Thunder Across the Swamp: The Fight for the Lower Mississippi, February 1863 - May 1863

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  • Format: Hardcover
  • Copyright: 2011-09-28
  • Publisher: Texas A & M Univ Pr
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Echoes from the Battle of Galveston had barely faded before a new Federal offensive began rolling down the banks of the Mississippi River. General Ulysses S. Grant, intent on reducing the Confederate citadel at Vicksburg, began looking for ways to reduce the fortress and returning control of the mightiest of American rivers to northern control. Downstream in New Orleans, General Nathaniel P. Banks received orders to cooperate however he could in this effort, but faced challenges of his own, blocked by the Confederate bastion at Port Hudson. The problem facing Union war planners seemed nearly intractable. Both of these Confederate positions had key vulnerabilities. Both garrisons defended heavy on supplies thrown across the Mississippi from sources in Louisiana and Texas, and the task fell to the United States Navy to cut off this stream of cattle and corn. The ensuing campaign to interdict these rations turned into one of the most massive raids in Civil War history, involving tens of thousands of Union foot soldiers and cavalry, scores of warships and transports, and plunging Louisiana into the pit of destructive war that wrecked everything in its path. When General Banks launched his campaign up Bayou Teche and the Atchafalaya River in Louisiana, Confederates in the region faced the greatest challenge yet to their claims of independence and experienced for the first time the true devastation of war and the consequences of rebellion.

Table of Contents

Prefacep. ix
The Keyp. 1
Reconnaissancep. 21
USS Indianolap. 51
Passing Port Hudsonp. 65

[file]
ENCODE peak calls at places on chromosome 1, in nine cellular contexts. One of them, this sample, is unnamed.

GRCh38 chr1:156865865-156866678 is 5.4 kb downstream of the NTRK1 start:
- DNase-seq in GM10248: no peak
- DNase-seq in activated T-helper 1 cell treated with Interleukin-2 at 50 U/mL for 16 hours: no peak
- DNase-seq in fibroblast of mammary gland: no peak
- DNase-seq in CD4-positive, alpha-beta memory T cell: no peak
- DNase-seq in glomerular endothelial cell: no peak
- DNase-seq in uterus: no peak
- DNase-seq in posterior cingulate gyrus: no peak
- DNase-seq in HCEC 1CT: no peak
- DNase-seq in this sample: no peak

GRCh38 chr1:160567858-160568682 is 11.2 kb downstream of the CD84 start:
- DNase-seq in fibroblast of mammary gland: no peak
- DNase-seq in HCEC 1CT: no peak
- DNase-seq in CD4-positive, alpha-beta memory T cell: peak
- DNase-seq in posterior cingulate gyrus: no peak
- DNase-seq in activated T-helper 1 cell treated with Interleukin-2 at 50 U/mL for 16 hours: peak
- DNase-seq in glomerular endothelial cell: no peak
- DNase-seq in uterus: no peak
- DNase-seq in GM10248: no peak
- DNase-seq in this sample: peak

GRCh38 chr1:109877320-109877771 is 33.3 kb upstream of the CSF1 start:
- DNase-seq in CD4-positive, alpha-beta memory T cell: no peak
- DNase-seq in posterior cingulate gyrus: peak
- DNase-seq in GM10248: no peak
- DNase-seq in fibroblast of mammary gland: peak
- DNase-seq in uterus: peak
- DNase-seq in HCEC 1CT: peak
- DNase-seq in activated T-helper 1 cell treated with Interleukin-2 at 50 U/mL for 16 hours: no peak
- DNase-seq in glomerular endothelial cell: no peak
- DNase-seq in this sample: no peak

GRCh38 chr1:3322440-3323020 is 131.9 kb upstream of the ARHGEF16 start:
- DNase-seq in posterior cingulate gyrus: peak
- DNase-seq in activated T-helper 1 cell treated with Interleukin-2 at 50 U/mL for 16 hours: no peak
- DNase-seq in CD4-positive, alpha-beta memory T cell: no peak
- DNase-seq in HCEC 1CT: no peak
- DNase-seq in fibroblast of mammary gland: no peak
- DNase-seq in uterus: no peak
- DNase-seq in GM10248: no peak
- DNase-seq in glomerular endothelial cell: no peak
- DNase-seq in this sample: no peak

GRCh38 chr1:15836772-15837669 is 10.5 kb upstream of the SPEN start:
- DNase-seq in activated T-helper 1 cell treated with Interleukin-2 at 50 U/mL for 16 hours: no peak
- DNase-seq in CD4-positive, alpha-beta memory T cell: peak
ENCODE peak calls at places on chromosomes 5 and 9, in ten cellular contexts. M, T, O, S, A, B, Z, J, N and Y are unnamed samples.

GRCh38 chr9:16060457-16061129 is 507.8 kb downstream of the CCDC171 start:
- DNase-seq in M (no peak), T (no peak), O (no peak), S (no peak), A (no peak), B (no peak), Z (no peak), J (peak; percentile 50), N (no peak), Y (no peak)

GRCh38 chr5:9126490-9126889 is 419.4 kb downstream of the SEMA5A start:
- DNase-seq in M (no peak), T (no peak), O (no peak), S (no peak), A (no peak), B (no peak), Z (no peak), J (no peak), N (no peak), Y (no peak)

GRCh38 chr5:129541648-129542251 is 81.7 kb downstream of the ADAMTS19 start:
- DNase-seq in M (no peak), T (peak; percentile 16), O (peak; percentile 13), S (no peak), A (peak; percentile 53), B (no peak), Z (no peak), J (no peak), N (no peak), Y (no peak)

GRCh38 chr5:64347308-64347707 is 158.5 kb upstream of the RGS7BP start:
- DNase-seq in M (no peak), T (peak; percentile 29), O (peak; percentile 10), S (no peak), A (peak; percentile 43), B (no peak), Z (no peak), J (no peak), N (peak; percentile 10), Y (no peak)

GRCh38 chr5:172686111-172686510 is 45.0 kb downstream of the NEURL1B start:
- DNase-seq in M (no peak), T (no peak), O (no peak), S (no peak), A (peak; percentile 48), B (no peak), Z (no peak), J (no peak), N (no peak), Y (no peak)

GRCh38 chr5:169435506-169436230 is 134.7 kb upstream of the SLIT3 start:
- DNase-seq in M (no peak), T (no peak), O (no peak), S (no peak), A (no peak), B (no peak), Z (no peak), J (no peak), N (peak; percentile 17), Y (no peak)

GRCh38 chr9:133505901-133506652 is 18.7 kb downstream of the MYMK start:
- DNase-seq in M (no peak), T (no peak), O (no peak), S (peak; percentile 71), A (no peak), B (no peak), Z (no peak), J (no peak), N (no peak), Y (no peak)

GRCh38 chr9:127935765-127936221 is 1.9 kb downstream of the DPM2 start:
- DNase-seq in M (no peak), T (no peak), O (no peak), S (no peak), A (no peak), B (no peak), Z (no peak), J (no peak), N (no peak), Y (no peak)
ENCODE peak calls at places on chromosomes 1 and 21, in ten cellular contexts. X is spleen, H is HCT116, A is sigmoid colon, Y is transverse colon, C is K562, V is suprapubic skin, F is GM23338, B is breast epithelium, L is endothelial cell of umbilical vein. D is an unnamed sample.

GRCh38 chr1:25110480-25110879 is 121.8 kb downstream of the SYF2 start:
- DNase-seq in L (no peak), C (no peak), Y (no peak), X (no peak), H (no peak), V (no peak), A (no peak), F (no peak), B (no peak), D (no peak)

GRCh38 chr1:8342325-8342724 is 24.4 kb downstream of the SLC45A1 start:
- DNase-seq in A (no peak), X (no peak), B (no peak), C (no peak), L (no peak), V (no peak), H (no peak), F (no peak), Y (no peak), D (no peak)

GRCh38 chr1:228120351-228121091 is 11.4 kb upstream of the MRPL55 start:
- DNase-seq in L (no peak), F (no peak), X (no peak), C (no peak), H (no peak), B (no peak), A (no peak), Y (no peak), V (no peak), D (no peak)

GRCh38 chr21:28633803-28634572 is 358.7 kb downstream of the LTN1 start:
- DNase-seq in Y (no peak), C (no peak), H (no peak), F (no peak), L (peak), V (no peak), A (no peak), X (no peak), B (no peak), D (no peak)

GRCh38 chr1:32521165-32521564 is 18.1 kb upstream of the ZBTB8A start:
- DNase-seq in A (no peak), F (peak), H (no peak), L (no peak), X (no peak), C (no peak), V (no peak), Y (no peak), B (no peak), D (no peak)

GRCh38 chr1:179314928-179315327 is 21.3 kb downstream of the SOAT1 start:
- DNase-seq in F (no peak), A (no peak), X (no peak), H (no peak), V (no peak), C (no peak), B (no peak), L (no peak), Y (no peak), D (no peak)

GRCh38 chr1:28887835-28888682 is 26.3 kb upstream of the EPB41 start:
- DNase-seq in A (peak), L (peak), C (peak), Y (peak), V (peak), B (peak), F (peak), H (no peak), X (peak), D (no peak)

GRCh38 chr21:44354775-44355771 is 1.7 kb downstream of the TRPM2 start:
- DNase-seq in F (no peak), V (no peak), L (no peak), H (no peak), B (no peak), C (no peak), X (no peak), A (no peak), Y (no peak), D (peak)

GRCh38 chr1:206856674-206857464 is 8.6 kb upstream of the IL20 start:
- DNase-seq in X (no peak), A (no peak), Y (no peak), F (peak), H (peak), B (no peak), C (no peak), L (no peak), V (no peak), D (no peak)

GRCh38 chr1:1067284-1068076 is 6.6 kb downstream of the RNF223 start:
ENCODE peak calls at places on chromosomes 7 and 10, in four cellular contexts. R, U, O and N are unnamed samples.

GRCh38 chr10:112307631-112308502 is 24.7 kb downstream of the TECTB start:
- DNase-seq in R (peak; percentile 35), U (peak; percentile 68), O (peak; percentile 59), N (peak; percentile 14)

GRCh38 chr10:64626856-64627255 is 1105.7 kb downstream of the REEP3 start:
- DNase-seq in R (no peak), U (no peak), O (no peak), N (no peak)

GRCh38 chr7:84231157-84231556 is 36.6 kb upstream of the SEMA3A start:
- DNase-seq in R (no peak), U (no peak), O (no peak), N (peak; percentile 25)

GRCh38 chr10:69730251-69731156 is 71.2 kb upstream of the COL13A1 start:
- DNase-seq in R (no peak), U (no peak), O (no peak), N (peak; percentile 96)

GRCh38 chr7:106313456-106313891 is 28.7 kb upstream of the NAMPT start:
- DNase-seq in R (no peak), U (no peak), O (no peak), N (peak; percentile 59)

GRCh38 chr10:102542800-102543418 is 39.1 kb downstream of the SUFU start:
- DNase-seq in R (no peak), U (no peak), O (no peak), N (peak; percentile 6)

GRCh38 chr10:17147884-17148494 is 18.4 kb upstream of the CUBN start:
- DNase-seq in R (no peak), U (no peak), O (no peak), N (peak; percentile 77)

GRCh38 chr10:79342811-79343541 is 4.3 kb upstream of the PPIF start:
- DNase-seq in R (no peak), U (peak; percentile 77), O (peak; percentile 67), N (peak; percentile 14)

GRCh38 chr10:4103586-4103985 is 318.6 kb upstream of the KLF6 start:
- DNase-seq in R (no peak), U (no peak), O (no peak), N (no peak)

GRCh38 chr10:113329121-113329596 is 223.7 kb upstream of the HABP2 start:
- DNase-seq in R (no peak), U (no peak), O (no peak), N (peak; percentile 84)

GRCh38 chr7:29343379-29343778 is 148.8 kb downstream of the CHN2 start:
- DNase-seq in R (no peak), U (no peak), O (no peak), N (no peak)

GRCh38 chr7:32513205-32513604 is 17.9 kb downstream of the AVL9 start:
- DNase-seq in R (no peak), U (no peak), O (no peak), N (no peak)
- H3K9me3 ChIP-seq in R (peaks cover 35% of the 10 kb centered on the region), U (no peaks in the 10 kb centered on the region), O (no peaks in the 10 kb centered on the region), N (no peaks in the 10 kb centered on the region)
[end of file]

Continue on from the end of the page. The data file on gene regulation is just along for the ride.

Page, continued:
Taylor's Offensivep. 93
USS Dianap. 117
The Back Alleyp. 141
The Advancep. 157
Counting Cannonp. 173
The Long Nightp. 195
Bislandp. 215
The Landingp. 245
Escapep. 259
King of the Swampp. 269
Irish Bendp. 275
The Retreatp. 313
The Pursuitp. 327
Vermilion Bayoup. 349
Limping to Victoryp. 363
Opelousasp. 381
The Battle of Washingtonp. 407
Corps d'Afriquep. 421
Niblett's Bluff, Fort DeRussyp. 435
Alexandriap. 449
Indecisionp. 471
The Battle of Cheney villep. 485
The Harvestp. 501
The Wake of Warp. 519
Notesp. 545
Bibliographyp. 579
Indexp. 591
Table of Contents provided by Ingram. All Rights Reserved.


Just ahead . . . lay the 28th Louisiana, also shaken by the bombardment. “The troops . . . were raw,” wrote Taylor. “As shot and shell tore over the breastwork behind which they were lying, much consternation was exhibited, and it was manifest that an assault, however feeble, would break a part of the line.” Taylor decided to make a grand—yet perilous—gesture to encourage his men. He mounted atop the works, coolly rolled a cigarette, put it to his lips, lit it, and calmly puffed away as he strode down the length of the regiment. One of the Louisiana officers, inspired by his war chief’s actions, offered to climb a nearby tree and get a better look at the enemy. “I gave him my field glass, and this plucky youngster sat in his tree as quietly as in a chimney corner,” Taylor continued, “though the branches were shot away.” Taking heart, the men of the 28th Louisiana stood to their task.

At the far right of the line, even the normally unflappable Tom Green sent word that “his corner was uncomfortably hot.” Taylor left the 28th Louisiana and headed toward the Texans and surveyed the situation, quickly agreeing with the Colonel. The Val Verde Battery had been hit hard and its commander, Captain Joseph Draper Sayers, severely wounded. Major Brent ordered the guns withdrawn.   Satisfied that he had done all he could, Taylor assured Green that “there were no places on our line particularly cool, and that there was nothing to be done but submit to the pounding.”

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